[Note: In this piece, “female sex” and “male sex” are used to refer to the clusters “people who have ovaries, uteruses, vaginas, breasts, no beard, estrogen-dominant hormone systems, XX chromosomes, etc.” and “people who have testicles, prostates, penises, flat chests, beards, testosterone-dominant hormone systems, XY chromosomes, etc.” While I agree that these terms are cissexist, I am unaware of any equally clear terms.]
[Content warning: transphobic violence]
As we all know, I love answering questions, so I thought I would answer some questions asked by the Gospel Coalition about transgender people.
- Do transgender theories undercut or contradict the idea that sexual orientation is unchangeable?
I don’t think so.
First, while there are many cases of people staying in relationships with their partner even after their partner came out as trans, there are also many cases of such relationships ending in divorce. Even many relationships that stay together become sexless, platonic, yet deeply committed friendships. Among cisgender people, mixed-orientation marriages exist and, even though it’s difficult, some are quite happy. If that doesn’t disprove the fixity of sexual orientation, then the existence of monosexual people who stay with their trans partners should not either.
Second, many heterosexual women– in my experience– are not literally solely attracted to people who identify as men, present as men, and have male primary and secondary sexual characteristics. It is quite common for heterosexual women to be attracted to people with testosterone-dominant hormone systems, regardless of identity, or to people who identify as men, regardless of body type, or people who present as men, regardless of self-identification or sex. If a woman is attracted to people with strong jawlines and penises, she may very well continue to be attracted to her trans female partner. But that doesn’t mean her orientation has changed. She is still orientationally attracted to people with strong jawlines and penises.
Third, many people are Kinsey 1s and Kinsey 5s– that is, they have incidental attraction to people of one gender, but very strong attraction to people of another gender. Kinsey 1s and Kinsey 5s often round themselves to straight or gay (respectively). But if a Kinsey 1 woman dates another woman (whether cisgender or transgender), this doesn’t mean her orientation has changed. Her orientation is as it has always been– “attracted to few women and a lot of men.” If she happens to date one of the few women she’s attracted to, that doesn’t change anything.
Fourth, love is weird. There are many, many women who are not attracted to or even vaguely repulsed by old, fat, and bald men in general, but who find the one specific old, fat, and bald man they love to be the sexiest man alive. Is it that strange to suggest that some people might be not attracted to men in general, but who continue to think the person they love, who came out as a trans man, is the sexiest person alive? That doesn’t mean that sexual orientations typically change in general– although I am now envisioning a trans-positive ex-gay program that revolves around getting gay men to fall in love with self-closeted trans women.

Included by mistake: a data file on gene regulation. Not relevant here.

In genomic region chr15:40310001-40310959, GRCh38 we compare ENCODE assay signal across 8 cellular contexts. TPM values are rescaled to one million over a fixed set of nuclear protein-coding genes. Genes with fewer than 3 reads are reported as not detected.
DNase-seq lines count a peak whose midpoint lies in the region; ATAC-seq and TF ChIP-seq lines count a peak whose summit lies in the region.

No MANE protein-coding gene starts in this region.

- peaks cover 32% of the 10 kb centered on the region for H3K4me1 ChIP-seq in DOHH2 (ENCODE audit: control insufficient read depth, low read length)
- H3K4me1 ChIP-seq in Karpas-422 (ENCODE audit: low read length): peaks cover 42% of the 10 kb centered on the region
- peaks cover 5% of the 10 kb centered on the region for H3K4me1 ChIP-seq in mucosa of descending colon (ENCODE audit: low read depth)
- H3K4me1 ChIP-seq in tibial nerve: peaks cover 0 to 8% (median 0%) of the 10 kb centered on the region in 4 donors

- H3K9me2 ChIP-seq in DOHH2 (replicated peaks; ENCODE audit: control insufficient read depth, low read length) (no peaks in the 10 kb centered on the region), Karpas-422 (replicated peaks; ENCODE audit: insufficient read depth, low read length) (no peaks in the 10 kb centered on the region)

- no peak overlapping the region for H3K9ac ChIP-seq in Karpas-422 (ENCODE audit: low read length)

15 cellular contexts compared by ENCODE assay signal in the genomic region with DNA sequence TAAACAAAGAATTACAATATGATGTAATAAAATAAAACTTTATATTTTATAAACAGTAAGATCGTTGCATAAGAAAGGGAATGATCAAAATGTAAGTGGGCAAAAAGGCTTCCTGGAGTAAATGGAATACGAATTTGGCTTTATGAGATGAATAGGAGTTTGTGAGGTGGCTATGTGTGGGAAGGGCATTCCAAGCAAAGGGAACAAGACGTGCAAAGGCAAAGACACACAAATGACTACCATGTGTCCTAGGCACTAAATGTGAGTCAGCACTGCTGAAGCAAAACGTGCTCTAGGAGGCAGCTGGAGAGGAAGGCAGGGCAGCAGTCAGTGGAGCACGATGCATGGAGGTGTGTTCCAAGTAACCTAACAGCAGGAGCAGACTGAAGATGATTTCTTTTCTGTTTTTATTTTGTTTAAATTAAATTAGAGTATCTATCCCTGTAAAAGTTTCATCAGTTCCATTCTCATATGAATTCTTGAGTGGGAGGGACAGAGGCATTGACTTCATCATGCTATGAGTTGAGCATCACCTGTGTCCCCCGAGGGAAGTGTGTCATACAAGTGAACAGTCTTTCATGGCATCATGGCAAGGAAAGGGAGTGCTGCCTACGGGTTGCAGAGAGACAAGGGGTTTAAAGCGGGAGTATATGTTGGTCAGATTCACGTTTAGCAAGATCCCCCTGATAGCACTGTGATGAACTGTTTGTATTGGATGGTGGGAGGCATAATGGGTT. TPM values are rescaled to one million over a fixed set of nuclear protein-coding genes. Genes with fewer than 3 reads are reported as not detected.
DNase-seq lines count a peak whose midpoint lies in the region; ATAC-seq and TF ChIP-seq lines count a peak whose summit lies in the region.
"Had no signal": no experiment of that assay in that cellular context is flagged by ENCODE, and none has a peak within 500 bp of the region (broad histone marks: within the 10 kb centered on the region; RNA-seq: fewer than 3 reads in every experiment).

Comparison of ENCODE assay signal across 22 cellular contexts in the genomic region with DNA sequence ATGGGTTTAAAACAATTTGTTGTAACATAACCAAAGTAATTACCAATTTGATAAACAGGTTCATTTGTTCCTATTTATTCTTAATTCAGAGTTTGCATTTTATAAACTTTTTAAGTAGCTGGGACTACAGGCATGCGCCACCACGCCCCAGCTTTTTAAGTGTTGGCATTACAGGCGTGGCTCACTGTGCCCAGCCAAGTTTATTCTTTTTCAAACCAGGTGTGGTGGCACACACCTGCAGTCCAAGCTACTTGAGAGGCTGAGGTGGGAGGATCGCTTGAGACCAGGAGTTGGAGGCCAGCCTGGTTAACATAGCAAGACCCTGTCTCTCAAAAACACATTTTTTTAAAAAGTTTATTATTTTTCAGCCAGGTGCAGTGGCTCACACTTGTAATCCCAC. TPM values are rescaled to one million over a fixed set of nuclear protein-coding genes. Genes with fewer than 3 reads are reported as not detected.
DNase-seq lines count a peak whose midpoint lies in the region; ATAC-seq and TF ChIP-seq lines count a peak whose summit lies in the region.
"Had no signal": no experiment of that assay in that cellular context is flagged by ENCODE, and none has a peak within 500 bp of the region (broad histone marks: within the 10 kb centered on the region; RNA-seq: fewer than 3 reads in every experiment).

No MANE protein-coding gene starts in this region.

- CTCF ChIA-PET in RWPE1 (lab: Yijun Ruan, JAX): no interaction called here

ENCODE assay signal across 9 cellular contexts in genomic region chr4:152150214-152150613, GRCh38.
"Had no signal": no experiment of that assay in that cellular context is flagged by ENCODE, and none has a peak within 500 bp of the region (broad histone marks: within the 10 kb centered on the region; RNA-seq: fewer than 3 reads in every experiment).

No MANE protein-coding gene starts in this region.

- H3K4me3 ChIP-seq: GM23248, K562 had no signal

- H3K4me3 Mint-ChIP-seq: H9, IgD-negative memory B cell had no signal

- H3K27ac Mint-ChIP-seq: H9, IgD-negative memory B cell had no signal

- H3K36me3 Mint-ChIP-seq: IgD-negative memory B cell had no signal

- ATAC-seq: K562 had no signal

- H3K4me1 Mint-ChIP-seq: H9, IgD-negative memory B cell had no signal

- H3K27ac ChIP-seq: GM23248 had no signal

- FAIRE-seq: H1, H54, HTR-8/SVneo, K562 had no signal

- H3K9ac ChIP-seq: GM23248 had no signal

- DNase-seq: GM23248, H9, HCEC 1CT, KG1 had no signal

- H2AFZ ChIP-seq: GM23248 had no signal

Fifth, yes, some people experience orientation change (although they usually don’t have much volitional control over whether they do– trying to change your orientation yourself is very hard and doesn’t really work). No doubt some people experience orientation change after their partner comes out as trans. That does not change the fundamentals of the pro-LGBT argument, which is that there is nothing wrong with being gay, whether or not you chose to be it.
2. If gender identity is fixed and unchangeable, why do many children who experience gender dysphoria lose these feelings after puberty?
It is very unclear to me how common desistance is. Estimates range from 66% to 88% of gender dysphoric children. However, some trans advocates argue that essentially no truly gender dysphoric children desist; high desistance rates are because, before the DSM-V, the diagnosis of gender identity disorder was given to, say, boys who identified as boys but who liked wearing dresses and playing with dolls, because of sexist ideas about what boys should do. Of course, there’s nothing surprising about a boy with a male gender identity continuing to have that identity as he grows up. I am not sure that given the current state of the evidence one can come up with any firm opinion on how many gender dysphoric children will desist.
But let us assume for the sake of argument that desistance is quite common. Even under the most extreme estimates– if 88% of gender dysphoric children desist– then gender dysphoric children are forty times more likely than the general population to be gender dysphoric adults. In this case, gender dysphoria in children and gender dysphoria in adults are best understood as distinct yet closely related conditions.
It is not surprising that puberty might cause a change in gender dysphoria. Hormone replacement therapy often causes relief of dysphoria even before the hormones have had any physical effect; this suggests that gender dysphoria is linked to sex hormones on some important level. Puberty, of course, is one of the largest changes in sex hormones that a person experiences; it seems quite plausible such a change would ease dysphoria in some people and cause it in others. Some anecdotes suggest that other hormonal changes can ease dysphoria: for instance, Catholic blogger Melinda Selmys finds that her dysphoria lightens when she is pregnant or breastfeeding.